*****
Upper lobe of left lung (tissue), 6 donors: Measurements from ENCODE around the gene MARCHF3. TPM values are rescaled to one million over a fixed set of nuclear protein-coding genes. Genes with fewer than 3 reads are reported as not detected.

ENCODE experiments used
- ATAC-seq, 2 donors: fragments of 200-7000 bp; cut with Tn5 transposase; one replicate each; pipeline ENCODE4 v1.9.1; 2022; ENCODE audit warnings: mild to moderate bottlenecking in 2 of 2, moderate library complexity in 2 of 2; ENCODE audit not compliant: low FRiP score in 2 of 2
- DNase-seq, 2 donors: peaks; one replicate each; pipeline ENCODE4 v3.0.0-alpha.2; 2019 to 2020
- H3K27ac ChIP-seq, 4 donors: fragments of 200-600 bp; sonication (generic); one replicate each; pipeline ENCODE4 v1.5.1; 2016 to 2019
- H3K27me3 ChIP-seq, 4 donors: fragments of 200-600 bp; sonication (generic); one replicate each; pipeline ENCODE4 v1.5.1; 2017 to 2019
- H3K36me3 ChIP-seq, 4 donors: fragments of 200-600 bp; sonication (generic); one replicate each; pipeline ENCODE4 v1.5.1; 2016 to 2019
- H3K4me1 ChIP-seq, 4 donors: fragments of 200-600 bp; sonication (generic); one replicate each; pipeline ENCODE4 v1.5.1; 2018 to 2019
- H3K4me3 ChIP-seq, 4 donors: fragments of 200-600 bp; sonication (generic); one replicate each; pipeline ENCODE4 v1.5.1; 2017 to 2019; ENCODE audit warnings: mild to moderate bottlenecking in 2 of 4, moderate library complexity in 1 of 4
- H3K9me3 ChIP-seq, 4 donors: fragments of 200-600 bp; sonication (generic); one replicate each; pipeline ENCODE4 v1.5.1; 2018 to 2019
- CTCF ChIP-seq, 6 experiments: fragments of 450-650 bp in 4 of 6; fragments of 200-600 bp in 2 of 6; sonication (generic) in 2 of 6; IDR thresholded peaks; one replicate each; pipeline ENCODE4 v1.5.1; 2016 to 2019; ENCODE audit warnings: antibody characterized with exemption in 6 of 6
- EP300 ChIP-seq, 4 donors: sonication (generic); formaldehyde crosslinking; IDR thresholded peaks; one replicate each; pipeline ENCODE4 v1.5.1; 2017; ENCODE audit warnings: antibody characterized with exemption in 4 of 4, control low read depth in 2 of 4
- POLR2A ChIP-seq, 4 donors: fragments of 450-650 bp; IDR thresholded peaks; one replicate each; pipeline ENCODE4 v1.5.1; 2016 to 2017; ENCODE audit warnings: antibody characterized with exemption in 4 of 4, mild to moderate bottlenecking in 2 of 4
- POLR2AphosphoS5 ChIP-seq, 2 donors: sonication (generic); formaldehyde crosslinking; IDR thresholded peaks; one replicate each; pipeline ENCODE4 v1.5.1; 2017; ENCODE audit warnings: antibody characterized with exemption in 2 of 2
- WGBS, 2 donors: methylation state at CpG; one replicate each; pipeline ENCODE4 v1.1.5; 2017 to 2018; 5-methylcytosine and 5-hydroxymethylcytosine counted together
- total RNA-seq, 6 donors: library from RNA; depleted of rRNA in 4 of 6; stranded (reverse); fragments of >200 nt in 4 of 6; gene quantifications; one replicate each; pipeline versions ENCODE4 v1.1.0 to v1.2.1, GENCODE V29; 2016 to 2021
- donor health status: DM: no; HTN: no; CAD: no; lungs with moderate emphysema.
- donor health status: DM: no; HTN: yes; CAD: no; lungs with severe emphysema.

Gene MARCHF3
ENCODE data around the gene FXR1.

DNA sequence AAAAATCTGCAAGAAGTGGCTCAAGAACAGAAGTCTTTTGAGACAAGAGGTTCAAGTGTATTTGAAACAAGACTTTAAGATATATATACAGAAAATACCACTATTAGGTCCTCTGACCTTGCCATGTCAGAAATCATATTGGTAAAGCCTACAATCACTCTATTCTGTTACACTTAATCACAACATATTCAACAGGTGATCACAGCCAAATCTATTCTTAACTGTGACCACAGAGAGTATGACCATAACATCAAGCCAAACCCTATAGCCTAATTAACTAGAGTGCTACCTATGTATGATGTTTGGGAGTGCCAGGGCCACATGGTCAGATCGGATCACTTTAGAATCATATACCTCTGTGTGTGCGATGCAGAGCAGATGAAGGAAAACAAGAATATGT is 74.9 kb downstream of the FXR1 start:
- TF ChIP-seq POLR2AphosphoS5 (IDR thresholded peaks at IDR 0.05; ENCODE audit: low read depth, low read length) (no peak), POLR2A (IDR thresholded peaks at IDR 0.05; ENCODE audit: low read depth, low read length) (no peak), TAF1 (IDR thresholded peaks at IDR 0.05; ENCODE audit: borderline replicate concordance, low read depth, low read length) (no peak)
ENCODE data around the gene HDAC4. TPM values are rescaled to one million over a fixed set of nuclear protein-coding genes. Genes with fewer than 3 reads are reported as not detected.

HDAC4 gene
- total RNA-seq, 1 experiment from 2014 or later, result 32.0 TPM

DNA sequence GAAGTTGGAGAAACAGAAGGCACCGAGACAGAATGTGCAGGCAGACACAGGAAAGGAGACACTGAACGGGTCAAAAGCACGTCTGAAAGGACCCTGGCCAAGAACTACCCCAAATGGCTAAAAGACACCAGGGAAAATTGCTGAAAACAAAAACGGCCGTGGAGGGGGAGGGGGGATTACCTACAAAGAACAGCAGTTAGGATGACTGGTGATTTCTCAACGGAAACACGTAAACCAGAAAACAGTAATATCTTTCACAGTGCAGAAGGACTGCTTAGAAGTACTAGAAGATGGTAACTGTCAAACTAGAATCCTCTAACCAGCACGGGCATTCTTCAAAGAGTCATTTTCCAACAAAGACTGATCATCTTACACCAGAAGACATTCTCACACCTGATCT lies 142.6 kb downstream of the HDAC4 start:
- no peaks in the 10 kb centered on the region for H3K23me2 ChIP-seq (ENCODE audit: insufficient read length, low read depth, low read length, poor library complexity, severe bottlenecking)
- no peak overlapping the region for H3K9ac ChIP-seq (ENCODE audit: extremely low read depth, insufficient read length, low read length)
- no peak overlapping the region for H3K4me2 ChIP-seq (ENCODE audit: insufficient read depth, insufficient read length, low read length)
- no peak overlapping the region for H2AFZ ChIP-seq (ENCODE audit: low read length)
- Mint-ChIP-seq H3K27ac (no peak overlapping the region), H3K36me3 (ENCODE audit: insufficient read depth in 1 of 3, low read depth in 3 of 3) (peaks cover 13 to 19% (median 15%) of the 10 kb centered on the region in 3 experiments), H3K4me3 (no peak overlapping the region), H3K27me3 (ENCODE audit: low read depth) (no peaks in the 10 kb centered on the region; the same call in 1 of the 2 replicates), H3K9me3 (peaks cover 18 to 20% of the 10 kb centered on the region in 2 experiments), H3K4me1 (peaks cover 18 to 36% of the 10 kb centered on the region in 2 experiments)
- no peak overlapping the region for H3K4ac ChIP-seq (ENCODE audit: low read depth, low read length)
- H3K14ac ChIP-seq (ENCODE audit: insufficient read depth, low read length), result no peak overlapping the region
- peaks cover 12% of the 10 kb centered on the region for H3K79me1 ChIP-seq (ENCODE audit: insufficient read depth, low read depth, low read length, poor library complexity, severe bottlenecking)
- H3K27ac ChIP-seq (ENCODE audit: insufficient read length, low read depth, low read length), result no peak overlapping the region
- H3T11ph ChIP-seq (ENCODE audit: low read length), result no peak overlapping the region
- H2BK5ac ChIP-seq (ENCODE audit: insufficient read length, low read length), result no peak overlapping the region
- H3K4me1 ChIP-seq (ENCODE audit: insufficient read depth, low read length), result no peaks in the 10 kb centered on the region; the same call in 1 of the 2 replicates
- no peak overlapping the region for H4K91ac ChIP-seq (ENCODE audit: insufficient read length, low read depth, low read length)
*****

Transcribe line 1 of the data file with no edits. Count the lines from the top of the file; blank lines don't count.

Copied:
Upper lobe of left lung (tissue), 6 donors: Measurements from ENCODE around the gene MARCHF3. TPM values are rescaled to one million over a fixed set of nuclear protein-coding genes. Genes with fewer than 3 reads are reported as not detected.